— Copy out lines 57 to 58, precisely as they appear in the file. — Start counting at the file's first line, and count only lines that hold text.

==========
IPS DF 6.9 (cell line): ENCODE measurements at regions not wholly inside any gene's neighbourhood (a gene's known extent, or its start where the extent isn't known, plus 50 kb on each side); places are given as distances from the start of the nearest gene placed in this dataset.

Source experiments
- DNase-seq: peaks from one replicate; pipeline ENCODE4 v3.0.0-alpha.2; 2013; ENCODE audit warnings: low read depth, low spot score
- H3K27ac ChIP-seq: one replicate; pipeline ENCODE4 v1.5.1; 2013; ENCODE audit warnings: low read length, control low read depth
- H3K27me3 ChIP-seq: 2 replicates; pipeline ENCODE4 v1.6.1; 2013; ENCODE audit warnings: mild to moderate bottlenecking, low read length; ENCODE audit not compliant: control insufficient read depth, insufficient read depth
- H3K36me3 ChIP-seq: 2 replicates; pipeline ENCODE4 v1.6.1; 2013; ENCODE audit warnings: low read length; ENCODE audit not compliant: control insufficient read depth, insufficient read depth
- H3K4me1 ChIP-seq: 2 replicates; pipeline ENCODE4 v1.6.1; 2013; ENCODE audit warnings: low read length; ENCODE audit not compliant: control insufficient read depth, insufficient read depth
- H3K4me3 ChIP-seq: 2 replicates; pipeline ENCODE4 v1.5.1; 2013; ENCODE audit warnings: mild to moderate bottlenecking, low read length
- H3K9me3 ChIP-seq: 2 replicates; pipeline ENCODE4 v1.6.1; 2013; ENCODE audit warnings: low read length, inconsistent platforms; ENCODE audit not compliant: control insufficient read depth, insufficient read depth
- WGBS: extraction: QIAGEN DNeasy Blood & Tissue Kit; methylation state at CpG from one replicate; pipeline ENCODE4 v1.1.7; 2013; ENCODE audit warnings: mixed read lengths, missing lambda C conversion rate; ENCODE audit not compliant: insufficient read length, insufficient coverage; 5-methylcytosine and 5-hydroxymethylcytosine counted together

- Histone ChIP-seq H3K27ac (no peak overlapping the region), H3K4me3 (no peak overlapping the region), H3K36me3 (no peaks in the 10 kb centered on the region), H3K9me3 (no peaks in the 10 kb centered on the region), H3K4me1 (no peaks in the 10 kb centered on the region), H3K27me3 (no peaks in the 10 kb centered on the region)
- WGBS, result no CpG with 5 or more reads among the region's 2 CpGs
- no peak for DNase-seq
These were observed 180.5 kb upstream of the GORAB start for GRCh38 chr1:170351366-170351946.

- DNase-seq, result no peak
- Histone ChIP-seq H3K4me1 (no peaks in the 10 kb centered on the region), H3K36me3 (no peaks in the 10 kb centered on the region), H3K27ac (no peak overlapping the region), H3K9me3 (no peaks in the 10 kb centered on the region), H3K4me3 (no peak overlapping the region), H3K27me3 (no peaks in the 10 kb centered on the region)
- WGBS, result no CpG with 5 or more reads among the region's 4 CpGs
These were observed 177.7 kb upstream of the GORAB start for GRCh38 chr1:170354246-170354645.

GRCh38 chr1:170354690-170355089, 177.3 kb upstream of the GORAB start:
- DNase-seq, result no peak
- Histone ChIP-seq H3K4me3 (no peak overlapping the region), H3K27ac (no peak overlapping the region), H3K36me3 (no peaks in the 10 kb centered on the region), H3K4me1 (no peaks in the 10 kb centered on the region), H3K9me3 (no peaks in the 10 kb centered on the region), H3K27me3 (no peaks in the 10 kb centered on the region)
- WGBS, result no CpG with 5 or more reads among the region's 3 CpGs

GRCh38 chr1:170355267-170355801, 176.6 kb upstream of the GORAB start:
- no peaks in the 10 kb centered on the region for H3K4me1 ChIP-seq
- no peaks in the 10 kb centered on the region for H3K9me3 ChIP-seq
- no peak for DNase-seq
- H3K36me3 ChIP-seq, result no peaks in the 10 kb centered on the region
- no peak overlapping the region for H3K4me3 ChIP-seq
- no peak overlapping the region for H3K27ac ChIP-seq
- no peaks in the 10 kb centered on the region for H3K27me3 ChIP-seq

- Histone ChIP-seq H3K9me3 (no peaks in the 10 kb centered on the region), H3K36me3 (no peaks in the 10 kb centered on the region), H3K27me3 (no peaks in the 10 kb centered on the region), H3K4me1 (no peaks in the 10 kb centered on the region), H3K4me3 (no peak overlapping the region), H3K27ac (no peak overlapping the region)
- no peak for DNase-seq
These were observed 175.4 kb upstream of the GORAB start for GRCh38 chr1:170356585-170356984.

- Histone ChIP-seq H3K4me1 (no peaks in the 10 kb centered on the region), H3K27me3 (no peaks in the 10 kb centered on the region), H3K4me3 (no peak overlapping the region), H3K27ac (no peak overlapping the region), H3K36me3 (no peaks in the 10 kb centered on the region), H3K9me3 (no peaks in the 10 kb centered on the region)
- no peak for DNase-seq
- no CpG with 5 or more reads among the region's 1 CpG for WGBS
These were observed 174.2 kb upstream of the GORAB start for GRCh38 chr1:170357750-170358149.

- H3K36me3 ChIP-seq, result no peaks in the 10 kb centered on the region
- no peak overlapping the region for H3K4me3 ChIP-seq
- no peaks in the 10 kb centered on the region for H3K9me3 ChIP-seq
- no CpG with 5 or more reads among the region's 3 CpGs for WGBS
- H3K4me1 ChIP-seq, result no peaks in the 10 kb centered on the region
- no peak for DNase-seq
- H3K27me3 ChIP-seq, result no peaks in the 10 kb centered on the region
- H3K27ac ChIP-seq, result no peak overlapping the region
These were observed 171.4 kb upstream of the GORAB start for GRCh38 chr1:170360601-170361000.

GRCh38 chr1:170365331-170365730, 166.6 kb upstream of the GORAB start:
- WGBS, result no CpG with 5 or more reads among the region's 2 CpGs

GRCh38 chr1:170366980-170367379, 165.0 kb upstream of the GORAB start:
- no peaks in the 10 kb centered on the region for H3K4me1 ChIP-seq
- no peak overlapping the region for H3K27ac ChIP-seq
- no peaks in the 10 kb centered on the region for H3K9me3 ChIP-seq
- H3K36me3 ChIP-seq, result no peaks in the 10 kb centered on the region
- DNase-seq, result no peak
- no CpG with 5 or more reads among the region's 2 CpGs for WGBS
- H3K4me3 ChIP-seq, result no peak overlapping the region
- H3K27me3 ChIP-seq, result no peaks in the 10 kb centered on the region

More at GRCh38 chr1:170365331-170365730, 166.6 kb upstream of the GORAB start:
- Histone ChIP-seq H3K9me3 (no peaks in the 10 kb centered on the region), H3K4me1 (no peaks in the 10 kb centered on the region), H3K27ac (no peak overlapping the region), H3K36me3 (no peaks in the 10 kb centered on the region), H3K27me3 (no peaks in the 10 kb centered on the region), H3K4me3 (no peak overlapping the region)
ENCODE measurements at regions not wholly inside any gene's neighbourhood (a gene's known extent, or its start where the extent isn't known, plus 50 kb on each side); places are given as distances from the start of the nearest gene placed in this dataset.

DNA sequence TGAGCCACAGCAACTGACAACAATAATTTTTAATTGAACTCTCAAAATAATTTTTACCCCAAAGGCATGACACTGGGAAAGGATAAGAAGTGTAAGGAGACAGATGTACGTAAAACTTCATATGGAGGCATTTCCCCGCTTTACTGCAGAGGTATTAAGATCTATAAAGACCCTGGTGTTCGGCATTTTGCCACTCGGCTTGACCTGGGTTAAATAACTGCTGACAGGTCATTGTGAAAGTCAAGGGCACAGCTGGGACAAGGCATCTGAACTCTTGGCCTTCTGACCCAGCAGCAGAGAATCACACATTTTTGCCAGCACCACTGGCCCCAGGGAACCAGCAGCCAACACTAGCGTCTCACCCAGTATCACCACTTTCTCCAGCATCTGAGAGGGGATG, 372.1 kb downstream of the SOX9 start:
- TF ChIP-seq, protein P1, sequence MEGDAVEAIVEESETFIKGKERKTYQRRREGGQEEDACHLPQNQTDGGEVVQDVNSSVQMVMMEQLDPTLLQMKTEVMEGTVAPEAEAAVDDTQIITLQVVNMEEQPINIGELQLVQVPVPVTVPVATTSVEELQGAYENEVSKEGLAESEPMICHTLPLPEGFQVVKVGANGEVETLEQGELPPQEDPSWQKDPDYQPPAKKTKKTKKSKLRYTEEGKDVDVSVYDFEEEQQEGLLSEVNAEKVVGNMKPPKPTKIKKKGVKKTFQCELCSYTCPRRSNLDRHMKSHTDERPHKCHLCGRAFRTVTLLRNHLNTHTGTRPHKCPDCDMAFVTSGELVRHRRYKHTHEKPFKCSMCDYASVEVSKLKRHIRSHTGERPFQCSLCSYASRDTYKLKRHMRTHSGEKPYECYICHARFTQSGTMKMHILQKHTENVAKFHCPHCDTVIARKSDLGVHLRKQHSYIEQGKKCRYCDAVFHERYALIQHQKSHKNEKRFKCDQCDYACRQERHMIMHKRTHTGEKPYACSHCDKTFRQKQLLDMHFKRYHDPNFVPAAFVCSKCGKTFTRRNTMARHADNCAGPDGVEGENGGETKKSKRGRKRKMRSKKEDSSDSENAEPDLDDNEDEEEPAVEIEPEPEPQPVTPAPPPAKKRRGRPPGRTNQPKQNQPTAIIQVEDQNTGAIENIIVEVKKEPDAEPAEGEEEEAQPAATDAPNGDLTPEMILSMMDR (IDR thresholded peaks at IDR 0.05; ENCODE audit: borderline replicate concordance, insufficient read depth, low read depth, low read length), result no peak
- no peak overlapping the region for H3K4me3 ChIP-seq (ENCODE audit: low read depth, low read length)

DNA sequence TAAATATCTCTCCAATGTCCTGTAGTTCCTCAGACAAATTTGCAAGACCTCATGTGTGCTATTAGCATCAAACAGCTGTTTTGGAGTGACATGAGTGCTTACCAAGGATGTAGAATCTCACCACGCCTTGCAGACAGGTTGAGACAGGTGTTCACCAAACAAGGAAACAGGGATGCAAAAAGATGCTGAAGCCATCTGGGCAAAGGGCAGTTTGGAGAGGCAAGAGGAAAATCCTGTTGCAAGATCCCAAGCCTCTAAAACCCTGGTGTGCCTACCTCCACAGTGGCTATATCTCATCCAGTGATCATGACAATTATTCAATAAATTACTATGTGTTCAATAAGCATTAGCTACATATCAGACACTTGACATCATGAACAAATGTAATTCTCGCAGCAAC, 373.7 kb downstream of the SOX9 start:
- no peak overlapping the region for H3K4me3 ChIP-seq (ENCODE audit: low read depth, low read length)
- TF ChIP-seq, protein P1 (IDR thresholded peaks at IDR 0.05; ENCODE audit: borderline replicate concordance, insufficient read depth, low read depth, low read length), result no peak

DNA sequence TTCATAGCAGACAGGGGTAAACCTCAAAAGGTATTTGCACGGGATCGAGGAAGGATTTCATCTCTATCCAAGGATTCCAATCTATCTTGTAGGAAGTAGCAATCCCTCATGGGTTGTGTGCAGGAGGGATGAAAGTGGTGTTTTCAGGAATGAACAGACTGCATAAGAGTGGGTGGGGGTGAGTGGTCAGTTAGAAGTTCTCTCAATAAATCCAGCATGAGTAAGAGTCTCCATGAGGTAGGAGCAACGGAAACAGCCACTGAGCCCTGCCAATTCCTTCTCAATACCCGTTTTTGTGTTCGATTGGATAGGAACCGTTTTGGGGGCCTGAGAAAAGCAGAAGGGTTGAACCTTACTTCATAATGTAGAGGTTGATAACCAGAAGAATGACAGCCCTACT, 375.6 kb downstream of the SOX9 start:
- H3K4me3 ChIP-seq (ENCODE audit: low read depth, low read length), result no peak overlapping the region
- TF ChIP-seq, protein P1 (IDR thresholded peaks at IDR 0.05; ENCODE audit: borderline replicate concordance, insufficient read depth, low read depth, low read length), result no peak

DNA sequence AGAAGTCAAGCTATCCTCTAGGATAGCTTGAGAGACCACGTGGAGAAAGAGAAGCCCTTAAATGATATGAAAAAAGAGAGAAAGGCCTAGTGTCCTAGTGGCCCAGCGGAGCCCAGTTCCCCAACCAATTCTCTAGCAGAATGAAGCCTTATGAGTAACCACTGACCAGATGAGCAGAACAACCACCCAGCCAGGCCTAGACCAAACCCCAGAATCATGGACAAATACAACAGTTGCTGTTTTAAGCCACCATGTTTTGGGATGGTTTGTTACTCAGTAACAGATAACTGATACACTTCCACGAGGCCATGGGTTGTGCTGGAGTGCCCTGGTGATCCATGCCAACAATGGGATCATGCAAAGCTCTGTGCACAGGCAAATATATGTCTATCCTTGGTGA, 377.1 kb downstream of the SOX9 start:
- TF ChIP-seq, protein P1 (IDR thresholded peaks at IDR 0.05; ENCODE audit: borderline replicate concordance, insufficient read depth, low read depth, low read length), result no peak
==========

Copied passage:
- H3K27me3 ChIP-seq, result no peaks in the 10 kb centered on the region

More at GRCh38 chr1:170365331-170365730, 166.6 kb upstream of the GORAB start: